Alone in the Wilderness: Dick Proenneke’s Ultimate Alaska Retirement Plan
04/17/2014Back To Blog
This photo by Lake Clark National Park & Preserveis used under a Creative Commons license
Nothing makes us want to hike through the Alaska forests like the words of Richard “Dick” Proenneke in One Man’s Wilderness: An Alaskan Odyssey: “I watched an eagle turn slowly and fall away, quick-sliding across the dark stands of spruce that marched in uneven ranks up the slopes, His piercing cry came back on the wind.” Dick was passionate about the Alaskan wilderness. His passion for nature ran so deep that he committed to a life in the wild: when he retired from his day job, he planned on living in the middle of a wild land in southern Alaska. And that’s exactly what he did.
Dick was living proof that it’s never too late to live your dream. You might know his story from the PBS documentary Alone in the Wilderness. After working as a carpenter, sheep farmer, diesel mechanic, and salmon fisherman, he retired in 1967 at age 50 and began planning the ultimate Alaskan retirement: building a cabin by hand in the woods and living in balance with nature.
He had seen the Twin Lakes area from the seat of a Cessna, which his friend flew as a bush pilot throughout Alaska. When Dick saw Twin Lakes, he was convinced it was the closest to heaven that he could get, and made it his dream and his goal to live by the lake.
For most people, this dream would be completely unrealistic. But Dick was an avid outdoorsman and hunter, and he had learned carpentry during his service in World War II. He was also meticulous in his planning and knew exactly the tools he needed to survive and thrive.
The Alaska Odyssey Begins
This photo by Maine Public Broadcasting is used under a Creative Commons license
The summer after retirement, Dick made the trek to Twin Lakes and gathered logs for his cabin by cutting down nearby spruce trees. While building the foundation for his home, he stayed in a cabin a few miles away that belonged to the National Forest Service. After the summer, Dick went back to civilization to gather the tools he knew he needed to survive a whole year.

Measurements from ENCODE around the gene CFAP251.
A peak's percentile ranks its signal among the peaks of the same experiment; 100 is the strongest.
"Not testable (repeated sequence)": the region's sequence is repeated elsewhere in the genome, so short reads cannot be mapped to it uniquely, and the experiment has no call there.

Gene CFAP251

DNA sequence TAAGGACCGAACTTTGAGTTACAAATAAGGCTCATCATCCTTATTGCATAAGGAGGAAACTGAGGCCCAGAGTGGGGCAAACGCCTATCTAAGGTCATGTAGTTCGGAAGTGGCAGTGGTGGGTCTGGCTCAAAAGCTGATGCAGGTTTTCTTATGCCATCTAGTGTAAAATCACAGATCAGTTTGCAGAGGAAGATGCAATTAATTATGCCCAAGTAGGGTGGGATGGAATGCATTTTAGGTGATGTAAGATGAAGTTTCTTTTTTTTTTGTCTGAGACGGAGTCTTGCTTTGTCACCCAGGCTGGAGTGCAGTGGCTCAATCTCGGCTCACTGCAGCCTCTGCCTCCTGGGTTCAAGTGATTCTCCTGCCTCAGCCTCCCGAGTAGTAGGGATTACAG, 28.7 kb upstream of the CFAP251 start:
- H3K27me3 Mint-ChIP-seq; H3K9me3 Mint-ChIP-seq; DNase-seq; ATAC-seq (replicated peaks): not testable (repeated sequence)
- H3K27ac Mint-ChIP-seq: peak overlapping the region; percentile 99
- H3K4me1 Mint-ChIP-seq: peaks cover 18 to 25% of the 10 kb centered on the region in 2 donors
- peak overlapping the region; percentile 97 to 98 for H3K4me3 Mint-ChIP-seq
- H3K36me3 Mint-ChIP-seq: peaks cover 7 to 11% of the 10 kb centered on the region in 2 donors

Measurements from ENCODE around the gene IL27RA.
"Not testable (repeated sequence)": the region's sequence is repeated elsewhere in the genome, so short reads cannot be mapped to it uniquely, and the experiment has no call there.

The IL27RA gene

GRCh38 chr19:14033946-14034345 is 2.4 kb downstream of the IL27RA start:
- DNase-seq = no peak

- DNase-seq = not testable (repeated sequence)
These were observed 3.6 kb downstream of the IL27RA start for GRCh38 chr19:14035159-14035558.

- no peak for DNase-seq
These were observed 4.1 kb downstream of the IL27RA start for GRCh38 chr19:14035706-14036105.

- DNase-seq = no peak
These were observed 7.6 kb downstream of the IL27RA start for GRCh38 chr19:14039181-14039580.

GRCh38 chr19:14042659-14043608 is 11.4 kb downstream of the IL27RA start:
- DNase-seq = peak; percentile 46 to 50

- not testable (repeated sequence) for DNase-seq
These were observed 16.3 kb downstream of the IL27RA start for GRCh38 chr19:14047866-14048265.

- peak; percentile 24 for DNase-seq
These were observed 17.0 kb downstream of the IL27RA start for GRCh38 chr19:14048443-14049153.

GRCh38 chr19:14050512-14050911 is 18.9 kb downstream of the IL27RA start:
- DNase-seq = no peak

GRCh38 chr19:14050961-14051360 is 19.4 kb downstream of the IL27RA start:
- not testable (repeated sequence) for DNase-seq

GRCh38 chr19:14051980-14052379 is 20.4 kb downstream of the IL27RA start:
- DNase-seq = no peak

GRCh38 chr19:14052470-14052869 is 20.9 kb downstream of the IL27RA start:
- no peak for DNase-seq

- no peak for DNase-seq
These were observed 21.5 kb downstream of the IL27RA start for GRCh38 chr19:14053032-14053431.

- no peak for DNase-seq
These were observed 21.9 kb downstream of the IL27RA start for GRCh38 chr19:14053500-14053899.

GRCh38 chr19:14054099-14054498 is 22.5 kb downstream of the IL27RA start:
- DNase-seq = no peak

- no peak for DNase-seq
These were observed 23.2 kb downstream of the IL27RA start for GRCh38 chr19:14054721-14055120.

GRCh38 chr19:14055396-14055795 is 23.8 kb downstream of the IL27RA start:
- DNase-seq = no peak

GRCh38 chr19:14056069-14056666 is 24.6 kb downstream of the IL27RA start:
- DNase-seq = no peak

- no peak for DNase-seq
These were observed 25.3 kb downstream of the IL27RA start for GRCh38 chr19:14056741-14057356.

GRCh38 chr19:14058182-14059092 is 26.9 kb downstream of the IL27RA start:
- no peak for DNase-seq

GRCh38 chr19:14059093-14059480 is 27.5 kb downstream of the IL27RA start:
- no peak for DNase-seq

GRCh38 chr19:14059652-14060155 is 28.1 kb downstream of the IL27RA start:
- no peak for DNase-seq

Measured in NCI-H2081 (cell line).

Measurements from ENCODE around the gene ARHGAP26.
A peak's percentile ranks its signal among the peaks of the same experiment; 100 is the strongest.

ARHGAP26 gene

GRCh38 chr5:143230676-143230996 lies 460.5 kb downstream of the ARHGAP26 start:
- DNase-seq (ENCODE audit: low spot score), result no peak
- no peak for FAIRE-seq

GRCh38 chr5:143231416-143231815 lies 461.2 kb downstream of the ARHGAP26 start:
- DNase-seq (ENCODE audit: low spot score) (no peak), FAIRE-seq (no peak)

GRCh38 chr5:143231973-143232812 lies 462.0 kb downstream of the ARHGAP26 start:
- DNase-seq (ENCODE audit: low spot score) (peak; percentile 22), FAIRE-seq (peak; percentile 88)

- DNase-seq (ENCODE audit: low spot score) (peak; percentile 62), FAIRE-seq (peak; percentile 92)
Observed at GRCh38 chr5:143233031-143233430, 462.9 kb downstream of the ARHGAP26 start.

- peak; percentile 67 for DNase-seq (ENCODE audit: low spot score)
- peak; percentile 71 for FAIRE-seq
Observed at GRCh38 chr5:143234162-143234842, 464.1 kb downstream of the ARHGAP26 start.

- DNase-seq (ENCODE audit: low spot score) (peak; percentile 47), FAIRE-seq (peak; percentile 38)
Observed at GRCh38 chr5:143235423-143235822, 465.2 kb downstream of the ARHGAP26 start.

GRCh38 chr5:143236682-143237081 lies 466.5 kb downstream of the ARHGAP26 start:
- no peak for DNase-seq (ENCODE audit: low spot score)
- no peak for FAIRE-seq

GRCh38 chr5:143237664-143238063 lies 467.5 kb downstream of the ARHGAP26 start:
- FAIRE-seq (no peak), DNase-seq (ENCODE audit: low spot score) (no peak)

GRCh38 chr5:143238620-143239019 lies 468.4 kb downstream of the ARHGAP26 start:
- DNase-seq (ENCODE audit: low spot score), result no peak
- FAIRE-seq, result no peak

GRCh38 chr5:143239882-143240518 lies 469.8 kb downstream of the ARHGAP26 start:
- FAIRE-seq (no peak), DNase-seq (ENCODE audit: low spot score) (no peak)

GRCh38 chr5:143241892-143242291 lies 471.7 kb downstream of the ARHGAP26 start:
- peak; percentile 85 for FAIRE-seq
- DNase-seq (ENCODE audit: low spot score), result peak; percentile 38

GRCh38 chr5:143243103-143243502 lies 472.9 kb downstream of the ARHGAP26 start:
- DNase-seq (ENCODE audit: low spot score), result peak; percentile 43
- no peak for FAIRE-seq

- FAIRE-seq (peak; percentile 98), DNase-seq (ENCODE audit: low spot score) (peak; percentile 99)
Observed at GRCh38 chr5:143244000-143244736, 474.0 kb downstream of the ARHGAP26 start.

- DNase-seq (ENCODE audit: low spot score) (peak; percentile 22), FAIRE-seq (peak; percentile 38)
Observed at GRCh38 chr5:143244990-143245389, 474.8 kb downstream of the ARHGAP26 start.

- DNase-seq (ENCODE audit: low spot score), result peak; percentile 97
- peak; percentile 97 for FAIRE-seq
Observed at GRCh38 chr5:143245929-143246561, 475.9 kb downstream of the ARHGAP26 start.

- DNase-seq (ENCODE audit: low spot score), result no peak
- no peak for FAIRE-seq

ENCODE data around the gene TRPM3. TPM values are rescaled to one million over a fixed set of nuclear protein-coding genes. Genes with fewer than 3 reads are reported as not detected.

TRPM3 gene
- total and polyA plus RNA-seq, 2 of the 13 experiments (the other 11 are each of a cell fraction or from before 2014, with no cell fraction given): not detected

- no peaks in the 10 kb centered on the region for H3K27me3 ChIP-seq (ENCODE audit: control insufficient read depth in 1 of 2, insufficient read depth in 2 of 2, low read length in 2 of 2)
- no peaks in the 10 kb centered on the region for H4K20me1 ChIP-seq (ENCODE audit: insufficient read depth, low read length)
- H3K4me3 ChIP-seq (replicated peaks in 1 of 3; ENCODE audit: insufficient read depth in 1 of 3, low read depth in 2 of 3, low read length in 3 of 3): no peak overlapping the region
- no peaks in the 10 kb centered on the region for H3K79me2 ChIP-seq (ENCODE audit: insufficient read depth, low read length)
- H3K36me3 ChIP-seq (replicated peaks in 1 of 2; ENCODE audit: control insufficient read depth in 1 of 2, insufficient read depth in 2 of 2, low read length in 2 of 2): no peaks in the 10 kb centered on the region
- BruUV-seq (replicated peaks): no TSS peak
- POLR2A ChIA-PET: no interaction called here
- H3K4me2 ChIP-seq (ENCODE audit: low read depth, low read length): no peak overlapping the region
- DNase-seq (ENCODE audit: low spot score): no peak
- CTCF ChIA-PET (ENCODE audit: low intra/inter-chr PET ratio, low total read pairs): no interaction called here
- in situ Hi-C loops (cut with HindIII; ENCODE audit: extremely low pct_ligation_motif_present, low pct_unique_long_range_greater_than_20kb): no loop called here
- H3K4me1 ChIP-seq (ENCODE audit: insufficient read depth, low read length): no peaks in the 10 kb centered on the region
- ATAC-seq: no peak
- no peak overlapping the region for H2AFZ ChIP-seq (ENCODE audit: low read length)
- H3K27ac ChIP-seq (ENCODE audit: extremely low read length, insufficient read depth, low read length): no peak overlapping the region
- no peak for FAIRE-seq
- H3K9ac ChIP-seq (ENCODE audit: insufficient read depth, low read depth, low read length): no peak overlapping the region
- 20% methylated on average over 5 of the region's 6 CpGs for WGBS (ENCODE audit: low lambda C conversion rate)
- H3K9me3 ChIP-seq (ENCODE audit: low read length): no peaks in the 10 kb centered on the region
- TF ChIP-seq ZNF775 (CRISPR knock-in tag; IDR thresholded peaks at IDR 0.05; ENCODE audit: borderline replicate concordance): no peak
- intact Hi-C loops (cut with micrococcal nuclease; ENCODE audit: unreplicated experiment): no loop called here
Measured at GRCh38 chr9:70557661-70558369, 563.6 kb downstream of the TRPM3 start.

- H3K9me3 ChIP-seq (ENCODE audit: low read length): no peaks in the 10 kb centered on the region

The following summer, he built the cabin using only hand tools and began living there full-time. Aside from occasional supply replenishments, Dick lived happily from the land’s resources for the next 30 years. He foraged berries, planted a small garden, fished, and hunted during the appropriate seasons.
This photo by Denali National Park and Preserve is used under a Creative Commons license
Dick was passionate about the land he lived off of, and he respected nature’s beauty. He loved to simply watch the animals that surrounded him:
“This evening’s main attraction was a big lynx moving across a snow patch. I had seen a sudden flurrying of ptarmigan just moments before, and when I trained the scope on the action, there was the cat taking his time, stopping now and then as if watching for a movement in the timber just ahead of him.”
Documenting a Life in the Wild
During his time at Twin Lakes, Dick set up a tripod and recorded himself building his cabin, preparing for winter, and doing daily chores. He used these short films during trips back to the continental US to show his family how he survived so well in the wilds of Alaska. He also wrote in his diary every night for 30 years, transcribing what wildlife he saw and what he worked on that day. Years later, his film and journal entries would form the two full length movies, Alone in the Wilderness, that were aired on PBS.
Sections of his journal were compiled by his friend Sam Keith, who published them as the book One Man’s Wilderness: An Alaskan Odyssey. Both the documentary and the book serve as inspiration to hike, canoe, and fish in Alaska, where we can only hope to catch a glimpse of the wildlife that served as Dick’s neighbors for so long.
Visit Dick’s cabin
This photo by the National Park Service is used under a Creative Commons license
Dick Proenneke’s cabin is still standing at Twin Lakes, and is available for people to view or use, but the cabin (now a National Historic Site) is only accessible by floatplane, which you can access from Anchorage or Port Alsworth. When you come visit this magical place, please remember Dick’s emphasis on keeping the terrain wild and free, and leave no trace of your visit.
We remember Dick Proenneke as a naturalist, an exceptional carpenter, and an artist in his own right. His words and creations are an inspiration for anyone who loves the quiet serenity of Alaska’s wilderness.
“It was good to be back in the wilderness again where everything seems at peace. I was alone. It was a great feeling – a stirring feeling. Free once more to plan and do as I pleased. Beyond was all around me. The dream was a dream no longer.”
Do you remember watching Dick create his cabin from spruce trees on PBS? Can you see him carving a spoon or creating his own door handle? Tell us your favorite moments from Alone in the Wilderness in the comments below.